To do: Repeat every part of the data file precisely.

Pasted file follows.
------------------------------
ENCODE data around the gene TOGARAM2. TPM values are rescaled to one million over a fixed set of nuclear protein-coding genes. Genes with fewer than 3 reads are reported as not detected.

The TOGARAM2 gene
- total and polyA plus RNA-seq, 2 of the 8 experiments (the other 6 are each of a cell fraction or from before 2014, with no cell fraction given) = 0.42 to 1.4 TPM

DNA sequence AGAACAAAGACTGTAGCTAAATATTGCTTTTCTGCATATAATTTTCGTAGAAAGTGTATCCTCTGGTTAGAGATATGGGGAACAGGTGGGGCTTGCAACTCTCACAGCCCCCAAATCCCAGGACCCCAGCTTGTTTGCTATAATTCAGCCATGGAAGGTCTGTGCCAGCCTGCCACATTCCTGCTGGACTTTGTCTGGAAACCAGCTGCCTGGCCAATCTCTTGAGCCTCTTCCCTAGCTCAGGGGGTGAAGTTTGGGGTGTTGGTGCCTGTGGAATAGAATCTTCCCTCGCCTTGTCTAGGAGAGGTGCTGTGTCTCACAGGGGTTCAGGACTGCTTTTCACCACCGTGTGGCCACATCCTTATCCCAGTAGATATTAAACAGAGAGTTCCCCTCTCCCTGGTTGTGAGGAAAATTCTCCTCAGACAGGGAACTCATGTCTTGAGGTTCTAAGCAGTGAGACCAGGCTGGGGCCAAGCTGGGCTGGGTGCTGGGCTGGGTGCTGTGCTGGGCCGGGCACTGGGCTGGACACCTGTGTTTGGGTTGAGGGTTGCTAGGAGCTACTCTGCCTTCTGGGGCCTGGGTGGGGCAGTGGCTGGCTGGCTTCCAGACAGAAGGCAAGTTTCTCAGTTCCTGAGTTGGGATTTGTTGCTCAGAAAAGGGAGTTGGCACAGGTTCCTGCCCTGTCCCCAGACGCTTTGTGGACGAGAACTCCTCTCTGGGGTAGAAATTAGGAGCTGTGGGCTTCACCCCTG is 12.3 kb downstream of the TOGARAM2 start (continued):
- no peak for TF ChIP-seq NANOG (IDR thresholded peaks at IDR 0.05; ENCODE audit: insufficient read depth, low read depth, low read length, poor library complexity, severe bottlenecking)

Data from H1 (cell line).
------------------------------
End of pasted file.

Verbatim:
ENCODE data around the gene TOGARAM2. TPM values are rescaled to one million over a fixed set of nuclear protein-coding genes. Genes with fewer than 3 reads are reported as not detected.

The TOGARAM2 gene
- total and polyA plus RNA-seq, 2 of the 8 experiments (the other 6 are each of a cell fraction or from before 2014, with no cell fraction given) = 0.42 to 1.4 TPM

DNA sequence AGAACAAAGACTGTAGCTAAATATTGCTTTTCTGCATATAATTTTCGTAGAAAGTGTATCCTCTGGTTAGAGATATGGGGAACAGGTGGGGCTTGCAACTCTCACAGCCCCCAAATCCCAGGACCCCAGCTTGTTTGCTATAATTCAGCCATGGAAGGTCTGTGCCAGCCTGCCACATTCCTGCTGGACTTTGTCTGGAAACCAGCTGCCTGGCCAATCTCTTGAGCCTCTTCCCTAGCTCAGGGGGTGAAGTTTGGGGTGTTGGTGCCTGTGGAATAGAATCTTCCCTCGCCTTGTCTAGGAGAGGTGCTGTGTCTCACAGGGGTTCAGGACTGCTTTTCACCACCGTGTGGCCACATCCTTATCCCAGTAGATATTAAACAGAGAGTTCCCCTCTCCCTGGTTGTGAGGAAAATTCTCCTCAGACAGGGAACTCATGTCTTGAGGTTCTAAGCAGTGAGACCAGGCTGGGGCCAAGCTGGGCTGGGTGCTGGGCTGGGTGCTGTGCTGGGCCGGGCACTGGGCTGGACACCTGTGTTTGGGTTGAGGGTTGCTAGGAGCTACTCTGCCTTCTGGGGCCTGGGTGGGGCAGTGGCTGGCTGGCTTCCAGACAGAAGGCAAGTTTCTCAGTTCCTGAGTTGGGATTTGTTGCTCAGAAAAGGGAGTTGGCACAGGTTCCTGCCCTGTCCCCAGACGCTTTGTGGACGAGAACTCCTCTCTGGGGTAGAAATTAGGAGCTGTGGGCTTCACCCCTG is 12.3 kb downstream of the TOGARAM2 start (continued):
- no peak for TF ChIP-seq NANOG (IDR thresholded peaks at IDR 0.05; ENCODE audit: insufficient read depth, low read depth, low read length, poor library complexity, severe bottlenecking)

Data from H1 (cell line).